Sridhar Kota

Herrick Professor of Engineering, Professor of Mechanical Engineering
Sridhar Kota is the Herrick Professor of Engineering, Professor of Mechanical Engineering at the University of Michigan – Ann Arbor and the Director at MForesight: Alliance for Manufacturing Foresight. He served as the Assistant Director for Advanced Manufacturing at the White House Office of Science and Technology Policy from 2009-2012. He is also the founder and CEO of FlexSys Inc.

Recent News

Shape changing aircraft wing (no flaps) developed by FlexSys Inc.
For the first time in modern aviation history, on November 06, 2014, under a joint NASA/Air Force program called ACTE (Adaptive Compliant Trailing Edge), the revolutionary wing took to skies and operated flawlessly during the entire six months of flight tests.
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Flexible Bio-inspired Machines are the Future of Engineering
Scientific American dubbed Kota’s Research on flexible one-piece machines and elastofluidic actuators for soft robots as “Flexible Bio-inspired Machines are the Future of Engineering.”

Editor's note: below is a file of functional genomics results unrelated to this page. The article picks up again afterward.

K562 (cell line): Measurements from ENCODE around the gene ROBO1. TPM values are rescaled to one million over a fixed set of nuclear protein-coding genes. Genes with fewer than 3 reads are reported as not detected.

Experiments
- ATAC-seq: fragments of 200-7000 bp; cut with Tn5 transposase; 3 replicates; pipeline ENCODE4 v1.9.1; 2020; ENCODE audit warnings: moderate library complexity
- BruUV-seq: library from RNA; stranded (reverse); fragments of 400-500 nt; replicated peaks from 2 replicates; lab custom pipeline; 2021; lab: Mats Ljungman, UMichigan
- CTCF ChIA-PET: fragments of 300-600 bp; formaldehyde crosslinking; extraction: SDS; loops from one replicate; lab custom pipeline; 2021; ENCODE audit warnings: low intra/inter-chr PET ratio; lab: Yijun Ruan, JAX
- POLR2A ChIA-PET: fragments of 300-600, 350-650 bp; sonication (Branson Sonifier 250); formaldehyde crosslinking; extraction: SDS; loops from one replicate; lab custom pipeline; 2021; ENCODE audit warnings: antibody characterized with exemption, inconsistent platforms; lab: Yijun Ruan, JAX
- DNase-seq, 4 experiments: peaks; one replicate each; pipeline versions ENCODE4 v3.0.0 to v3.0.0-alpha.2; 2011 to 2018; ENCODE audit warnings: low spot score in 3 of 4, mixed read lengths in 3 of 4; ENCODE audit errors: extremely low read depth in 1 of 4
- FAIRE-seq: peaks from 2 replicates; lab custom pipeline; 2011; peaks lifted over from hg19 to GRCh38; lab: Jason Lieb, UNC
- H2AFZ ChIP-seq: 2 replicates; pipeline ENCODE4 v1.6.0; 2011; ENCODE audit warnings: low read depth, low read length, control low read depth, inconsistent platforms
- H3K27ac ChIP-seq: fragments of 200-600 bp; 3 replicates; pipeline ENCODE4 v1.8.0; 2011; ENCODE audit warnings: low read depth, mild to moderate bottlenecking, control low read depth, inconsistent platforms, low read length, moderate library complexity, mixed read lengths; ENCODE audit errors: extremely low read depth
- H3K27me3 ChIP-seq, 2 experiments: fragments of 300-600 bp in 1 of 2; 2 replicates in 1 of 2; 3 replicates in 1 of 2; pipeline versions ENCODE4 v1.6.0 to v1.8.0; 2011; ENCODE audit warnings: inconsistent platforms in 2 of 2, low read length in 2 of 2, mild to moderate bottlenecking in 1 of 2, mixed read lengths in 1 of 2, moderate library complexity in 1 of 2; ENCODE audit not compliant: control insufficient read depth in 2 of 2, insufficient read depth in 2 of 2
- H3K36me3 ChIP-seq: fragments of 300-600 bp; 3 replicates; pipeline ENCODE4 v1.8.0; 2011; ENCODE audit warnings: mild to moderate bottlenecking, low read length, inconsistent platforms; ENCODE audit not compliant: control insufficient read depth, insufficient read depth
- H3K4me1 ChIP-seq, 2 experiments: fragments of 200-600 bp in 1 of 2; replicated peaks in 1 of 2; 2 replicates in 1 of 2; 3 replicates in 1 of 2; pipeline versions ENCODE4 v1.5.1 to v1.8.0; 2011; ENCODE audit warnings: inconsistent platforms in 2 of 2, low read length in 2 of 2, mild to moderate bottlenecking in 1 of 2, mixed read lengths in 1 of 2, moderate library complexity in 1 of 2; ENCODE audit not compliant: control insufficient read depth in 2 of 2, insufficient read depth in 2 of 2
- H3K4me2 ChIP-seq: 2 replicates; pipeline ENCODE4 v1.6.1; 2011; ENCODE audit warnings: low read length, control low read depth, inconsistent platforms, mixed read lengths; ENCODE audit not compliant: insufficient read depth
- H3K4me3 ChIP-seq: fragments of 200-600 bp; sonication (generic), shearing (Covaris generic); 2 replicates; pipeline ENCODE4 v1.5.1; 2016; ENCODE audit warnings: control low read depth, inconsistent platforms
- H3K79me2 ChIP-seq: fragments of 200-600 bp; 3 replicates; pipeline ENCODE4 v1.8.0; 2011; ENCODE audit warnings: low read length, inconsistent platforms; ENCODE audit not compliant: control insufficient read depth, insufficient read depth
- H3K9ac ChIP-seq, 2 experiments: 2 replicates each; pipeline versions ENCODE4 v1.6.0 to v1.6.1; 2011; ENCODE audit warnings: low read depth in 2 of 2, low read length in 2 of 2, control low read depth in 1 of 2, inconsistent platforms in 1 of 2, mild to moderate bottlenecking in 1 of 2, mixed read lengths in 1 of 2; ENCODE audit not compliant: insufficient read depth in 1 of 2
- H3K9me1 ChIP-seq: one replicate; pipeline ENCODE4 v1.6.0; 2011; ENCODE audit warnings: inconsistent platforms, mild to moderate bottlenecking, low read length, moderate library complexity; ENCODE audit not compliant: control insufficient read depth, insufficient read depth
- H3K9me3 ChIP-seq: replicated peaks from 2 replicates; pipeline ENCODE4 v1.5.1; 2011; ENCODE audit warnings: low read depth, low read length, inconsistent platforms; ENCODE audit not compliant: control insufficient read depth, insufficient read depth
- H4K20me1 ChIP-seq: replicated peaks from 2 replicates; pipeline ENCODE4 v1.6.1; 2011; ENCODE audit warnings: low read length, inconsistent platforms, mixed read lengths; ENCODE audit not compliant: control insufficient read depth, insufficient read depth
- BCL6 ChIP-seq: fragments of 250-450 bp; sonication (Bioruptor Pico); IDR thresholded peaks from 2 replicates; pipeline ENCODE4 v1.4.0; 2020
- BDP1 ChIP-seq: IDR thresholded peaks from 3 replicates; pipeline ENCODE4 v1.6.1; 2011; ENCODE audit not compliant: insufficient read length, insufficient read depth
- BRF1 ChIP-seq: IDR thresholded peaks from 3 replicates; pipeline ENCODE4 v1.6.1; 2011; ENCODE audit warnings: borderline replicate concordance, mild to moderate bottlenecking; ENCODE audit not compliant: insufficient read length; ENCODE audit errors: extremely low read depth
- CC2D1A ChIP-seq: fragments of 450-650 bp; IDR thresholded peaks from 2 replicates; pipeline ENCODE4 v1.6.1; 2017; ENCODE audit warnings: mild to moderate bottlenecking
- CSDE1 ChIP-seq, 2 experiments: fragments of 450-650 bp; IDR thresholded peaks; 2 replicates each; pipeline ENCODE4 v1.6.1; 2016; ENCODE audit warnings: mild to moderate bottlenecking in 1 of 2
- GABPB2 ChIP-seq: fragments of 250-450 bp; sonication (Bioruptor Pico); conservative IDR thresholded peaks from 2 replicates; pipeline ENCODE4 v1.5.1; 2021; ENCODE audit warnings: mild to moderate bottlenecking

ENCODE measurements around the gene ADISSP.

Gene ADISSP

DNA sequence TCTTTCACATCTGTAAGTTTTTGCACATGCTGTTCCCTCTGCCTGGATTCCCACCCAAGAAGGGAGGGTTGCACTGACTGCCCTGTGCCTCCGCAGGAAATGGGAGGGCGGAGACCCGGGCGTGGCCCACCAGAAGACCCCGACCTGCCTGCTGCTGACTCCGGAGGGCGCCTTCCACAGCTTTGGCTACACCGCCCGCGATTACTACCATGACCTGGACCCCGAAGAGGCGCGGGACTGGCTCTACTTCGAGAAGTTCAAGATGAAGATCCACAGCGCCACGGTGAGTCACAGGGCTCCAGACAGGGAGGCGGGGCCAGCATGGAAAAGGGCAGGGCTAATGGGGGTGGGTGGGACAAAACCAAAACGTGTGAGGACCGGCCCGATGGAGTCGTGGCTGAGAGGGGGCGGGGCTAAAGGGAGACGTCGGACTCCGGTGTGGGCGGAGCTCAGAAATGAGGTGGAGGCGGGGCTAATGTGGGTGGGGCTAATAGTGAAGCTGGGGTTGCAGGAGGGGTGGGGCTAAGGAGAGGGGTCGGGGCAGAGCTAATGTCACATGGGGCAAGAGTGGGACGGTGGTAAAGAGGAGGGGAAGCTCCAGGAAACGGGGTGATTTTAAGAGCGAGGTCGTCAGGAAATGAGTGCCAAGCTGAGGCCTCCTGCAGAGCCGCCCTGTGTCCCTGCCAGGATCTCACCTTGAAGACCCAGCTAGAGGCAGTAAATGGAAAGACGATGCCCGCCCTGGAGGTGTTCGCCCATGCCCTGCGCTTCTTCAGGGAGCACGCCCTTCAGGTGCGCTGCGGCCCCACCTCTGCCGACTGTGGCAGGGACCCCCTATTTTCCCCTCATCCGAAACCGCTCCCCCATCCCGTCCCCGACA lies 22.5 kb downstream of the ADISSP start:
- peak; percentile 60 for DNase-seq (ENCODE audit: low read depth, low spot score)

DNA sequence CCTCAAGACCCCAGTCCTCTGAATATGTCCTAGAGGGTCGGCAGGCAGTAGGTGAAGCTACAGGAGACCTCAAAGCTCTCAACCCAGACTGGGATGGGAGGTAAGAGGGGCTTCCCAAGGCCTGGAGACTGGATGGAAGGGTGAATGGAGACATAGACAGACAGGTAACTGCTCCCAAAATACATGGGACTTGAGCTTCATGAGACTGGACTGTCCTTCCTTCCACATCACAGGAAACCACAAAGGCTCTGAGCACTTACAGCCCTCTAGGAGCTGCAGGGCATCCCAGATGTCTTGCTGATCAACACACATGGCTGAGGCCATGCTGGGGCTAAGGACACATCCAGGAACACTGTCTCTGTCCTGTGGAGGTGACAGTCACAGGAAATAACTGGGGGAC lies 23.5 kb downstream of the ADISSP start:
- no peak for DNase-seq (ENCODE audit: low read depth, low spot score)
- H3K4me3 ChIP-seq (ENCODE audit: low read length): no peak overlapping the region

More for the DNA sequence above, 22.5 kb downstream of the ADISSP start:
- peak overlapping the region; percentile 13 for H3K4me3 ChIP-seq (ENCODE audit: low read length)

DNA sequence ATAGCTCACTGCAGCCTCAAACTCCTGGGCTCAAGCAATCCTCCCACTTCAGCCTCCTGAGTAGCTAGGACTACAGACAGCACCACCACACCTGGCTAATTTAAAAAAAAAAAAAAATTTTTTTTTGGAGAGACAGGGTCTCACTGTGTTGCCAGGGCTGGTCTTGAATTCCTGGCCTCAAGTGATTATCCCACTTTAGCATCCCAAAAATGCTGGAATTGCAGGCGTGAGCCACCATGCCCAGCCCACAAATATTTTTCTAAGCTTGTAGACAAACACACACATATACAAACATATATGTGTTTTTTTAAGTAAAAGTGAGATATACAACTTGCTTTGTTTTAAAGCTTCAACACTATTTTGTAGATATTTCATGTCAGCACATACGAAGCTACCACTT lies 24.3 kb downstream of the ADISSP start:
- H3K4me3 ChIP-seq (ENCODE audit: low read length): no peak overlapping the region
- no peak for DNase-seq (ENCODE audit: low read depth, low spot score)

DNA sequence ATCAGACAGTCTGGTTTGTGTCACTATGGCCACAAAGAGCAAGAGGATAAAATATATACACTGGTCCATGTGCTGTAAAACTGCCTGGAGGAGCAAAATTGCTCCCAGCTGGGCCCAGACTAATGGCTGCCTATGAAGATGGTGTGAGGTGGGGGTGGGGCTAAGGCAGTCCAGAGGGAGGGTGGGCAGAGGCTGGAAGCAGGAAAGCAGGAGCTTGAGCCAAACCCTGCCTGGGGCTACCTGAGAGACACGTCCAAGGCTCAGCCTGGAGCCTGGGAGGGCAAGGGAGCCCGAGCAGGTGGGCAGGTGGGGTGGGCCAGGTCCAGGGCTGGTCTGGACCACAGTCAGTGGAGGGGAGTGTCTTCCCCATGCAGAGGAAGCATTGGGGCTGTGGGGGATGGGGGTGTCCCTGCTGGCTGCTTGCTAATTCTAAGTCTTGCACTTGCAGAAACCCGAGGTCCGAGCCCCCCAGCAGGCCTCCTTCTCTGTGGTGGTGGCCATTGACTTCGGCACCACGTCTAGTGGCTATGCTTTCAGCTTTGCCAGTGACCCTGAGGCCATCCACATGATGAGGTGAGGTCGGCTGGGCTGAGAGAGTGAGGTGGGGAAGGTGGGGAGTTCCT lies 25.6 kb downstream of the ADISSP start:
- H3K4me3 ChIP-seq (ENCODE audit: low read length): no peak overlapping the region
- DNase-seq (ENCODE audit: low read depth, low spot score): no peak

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MForesight: Alliance for Manufacturing Foresight is a federally-funded (NSF & NIST) national think-and-do tank focused on future of U.S. manufacturing. MForesight connects researchers and practitioners and harnesses their collective wisdom to forecast manufacturing needs, opportunities, and emerging technologies.
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How the U.S. Can Rebuild Its Capacity to Innovate

Harvard Business Review  

Harvard Business Review published a feature article on MForesight’s flagship research initiative: Manufacturing Prosperity. The HBR piece examines the challenges facing America’s innovation ecosystem and highlights a range of potential solutions to restore both innovation and production capabilities in the United States.


Reimagining University Rankings

Huffington Post  

The best way to reimagine university rankings is to move from measuring mere inputs (like wealth and selectivity) toward measuring real-world outcomes (like innovation and educational enrichment).


Engineering 2.0: Rekindling American Ingenuity

Huffington Post  

Most of what we perceive as "rocket science" is actually "rocket engineering". This seemingly innocuous generalization of science to subordinately include engineering has had real consequences in our investments and outcomes.


Slightly Better iPhones Won’t Fix the U.S. Economy


If we want to break past lackluster economic growth rates and make meaningful change in lives and livelihoods, we need to move beyond incremental innovation (think slightly-better iPhones) toward revolutionary innovation (think new energy systems, next-generation electronics, and cures for Cancer and Alzheimer’s).